Newspapers and Religion: If Jesus Christ Were an Editor Part 3 Charles Sheldon Takes Over

About Dr. Charles Sheldon, a clergyman who wrote the famous Christian book In His Steps and became editor for the Topeka Capital, mixing journalism and religion.

The Day Christ Edited a Newspaper

The regular editor in chief of the Topeka Capital, J. K. Hudson, as well as his entire staff, felt strongly that no newspaper could be edited as Christ might have edited one and still be readable. Journalism professionals felt that Sheldon's theories were fresh but without "intrinsic merit." Sheldon, on the other hand, felt that a newspaper publishing mainly good news would become twice as readable and be a real asset to the community. Moreover, he felt its circulation would rise. This the veteran newspapermen doubted very much. So circulation, in the end, was to be the criterion for judging the project's success.

Between Tuesday, March 13, and Saturday, March 17, 1900, Dr. Sheldon moved into the paper's city room and took over the editor-in-chief's desk, and the entire Fourth Estate watched with curiosity. Dr. Sheldon's effort was looked upon as a news event in its own right, and 19 correspondents (including reporters from the New York World and the San Francisco Examiner, with the Emporia Gazette represented by William Allen White) converged upon Topeka. Meanwhile, thousands of advance subscriptions poured in for the Sheldon edition, among them one from Oom Paul Kruger, President of the Boer Republic in South Africa, then engaged in a war with Great Britain. All eyes were focused on the Topeka clergyman, and Dr. Sheldon made certain not to disappoint them.

Settled in behind the editor's desk, Dr. Sheldon tried to imagine how Christ would have acted in this role. There were practical difficulties, of course. As Dr. Sheldon recalled later, "Christ never saw an automobile, a motion picture, a railroad train, a printing press, a telephone, a sewing machine, a twine binder, a radio set, a skyscraper, a daily paper, an electric light, a printed book. He never saw a church or a Sunday school or a peace society or a republic.... But the inward world that Christ saw and knew is exactly the same in its loves and hates and its ambitions and passions and its heroisms, and in its pettiness and sordid scorn of goodness."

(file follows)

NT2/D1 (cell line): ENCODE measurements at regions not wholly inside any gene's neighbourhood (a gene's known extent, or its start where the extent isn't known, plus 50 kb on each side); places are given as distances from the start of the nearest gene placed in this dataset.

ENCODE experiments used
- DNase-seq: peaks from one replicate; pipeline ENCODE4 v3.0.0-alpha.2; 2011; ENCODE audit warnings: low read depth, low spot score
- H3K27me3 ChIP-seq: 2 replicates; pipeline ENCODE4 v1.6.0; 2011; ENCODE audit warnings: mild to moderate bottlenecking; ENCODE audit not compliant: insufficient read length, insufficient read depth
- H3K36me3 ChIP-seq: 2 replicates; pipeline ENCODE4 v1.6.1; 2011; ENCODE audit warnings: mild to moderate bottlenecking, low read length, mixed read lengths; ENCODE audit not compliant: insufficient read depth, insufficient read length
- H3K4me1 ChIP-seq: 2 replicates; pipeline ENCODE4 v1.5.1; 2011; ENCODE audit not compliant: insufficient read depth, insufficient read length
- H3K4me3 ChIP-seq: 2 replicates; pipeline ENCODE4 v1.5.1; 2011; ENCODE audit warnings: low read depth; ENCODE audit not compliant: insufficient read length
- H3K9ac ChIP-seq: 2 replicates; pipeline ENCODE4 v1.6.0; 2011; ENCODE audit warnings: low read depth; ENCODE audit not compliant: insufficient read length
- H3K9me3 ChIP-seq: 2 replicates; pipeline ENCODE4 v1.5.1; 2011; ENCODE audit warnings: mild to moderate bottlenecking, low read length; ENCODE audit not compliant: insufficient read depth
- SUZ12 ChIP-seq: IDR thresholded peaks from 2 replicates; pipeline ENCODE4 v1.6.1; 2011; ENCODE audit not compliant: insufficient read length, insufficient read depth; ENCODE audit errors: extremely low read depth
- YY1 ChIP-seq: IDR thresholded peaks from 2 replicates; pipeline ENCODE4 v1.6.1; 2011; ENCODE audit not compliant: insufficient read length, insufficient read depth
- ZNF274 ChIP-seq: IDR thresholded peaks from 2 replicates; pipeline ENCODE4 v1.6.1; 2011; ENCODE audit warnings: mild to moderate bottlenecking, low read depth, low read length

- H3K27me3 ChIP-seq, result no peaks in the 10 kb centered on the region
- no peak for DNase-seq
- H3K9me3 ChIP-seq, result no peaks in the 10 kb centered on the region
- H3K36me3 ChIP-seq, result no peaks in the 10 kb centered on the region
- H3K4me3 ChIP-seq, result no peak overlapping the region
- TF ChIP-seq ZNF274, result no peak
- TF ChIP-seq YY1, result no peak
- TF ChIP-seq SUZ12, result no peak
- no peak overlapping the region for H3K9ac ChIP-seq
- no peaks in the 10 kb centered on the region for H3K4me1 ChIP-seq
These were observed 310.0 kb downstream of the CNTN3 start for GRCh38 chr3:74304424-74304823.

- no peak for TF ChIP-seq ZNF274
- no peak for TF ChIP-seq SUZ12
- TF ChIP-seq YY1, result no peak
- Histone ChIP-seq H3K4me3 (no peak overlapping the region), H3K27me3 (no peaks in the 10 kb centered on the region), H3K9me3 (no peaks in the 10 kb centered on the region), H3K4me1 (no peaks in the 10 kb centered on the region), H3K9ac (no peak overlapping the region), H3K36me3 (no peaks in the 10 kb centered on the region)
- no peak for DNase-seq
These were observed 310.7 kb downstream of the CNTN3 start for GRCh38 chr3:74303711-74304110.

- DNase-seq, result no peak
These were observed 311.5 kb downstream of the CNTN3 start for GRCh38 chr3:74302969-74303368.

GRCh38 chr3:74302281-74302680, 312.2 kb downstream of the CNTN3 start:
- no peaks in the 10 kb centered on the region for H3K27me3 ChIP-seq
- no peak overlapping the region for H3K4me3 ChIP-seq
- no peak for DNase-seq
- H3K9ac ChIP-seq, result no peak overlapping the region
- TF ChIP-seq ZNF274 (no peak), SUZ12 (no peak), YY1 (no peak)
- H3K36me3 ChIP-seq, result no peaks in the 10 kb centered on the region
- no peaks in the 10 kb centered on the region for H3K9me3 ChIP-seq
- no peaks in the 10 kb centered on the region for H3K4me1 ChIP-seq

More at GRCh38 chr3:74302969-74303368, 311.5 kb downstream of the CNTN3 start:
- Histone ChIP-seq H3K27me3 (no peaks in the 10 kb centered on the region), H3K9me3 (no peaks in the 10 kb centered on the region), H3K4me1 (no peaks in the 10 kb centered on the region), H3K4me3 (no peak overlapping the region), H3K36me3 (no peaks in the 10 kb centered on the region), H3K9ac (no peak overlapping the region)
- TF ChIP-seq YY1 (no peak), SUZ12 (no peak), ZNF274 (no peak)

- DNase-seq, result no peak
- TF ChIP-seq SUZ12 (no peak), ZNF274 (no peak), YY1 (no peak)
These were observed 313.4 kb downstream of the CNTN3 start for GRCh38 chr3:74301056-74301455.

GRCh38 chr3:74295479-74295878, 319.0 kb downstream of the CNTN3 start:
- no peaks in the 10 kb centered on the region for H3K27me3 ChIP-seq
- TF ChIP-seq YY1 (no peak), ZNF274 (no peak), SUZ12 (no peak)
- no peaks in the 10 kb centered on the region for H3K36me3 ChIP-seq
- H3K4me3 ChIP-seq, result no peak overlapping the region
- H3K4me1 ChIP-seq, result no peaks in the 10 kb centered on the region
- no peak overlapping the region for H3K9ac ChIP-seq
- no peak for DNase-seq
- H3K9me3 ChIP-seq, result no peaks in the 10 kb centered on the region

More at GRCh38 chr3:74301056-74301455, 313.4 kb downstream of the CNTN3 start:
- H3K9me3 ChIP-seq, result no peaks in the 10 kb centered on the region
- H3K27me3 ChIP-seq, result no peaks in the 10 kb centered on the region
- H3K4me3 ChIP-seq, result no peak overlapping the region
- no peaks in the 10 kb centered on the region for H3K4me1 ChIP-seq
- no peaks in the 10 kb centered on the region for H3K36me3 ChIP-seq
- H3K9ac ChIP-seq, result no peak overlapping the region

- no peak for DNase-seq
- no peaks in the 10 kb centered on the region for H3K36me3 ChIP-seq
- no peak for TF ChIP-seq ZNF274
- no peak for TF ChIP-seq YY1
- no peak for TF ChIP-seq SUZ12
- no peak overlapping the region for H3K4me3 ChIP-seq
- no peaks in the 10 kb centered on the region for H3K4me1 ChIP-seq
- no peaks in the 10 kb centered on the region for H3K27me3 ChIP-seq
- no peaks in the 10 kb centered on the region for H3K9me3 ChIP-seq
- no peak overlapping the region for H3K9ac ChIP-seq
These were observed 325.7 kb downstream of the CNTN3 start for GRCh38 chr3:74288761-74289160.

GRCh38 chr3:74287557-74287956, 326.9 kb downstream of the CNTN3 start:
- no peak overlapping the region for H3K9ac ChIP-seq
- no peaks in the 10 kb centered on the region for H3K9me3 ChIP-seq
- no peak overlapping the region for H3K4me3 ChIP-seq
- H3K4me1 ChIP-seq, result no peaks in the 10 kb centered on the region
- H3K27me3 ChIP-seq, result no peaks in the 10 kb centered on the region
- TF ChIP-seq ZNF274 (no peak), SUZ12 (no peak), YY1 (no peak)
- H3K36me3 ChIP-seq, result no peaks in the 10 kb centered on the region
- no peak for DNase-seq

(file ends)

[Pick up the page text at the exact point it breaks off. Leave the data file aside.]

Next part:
Under Dr. Sheldon's editorial guidance, all stories of scandal, vice, and crime were played down. Not omitted, but reduced to what the minister felt was their proper length. Society-page news was condensed to almost nothing. Theatrical news was dropped. For the 1st time, perhaps, in newspaper history, virtue and goodwill became hot news. Editorials were moved to the front page, and each was fully signed. Sheldon objected to the customary editorial "we" and the lack of by-line on opinions as sheer cowardice. Every front-page news story was followed by balanced editorial comment in footnotes. A great famine in India, ignored or treated casually by the competition press, was headlined by Dr. Sheldon--not only headlined but followed up by an appeal for the distant sufferers. As a result of this handling of the India famine, over $1 million in food and other relief supplies was sent to Bombay. "Sometimes, when people have asked me if the paper were not a failure as the press reports for the most part said it was," stated Dr. Sheldon, "I have replied that if it accomplished nothing more than saving several thousand children from starvation, I would always feel as if it were a success." The Sunday edition of the paper was dropped for a special Saturday night issue, which front-paged the Sermon on the Mount and featured religious stories.

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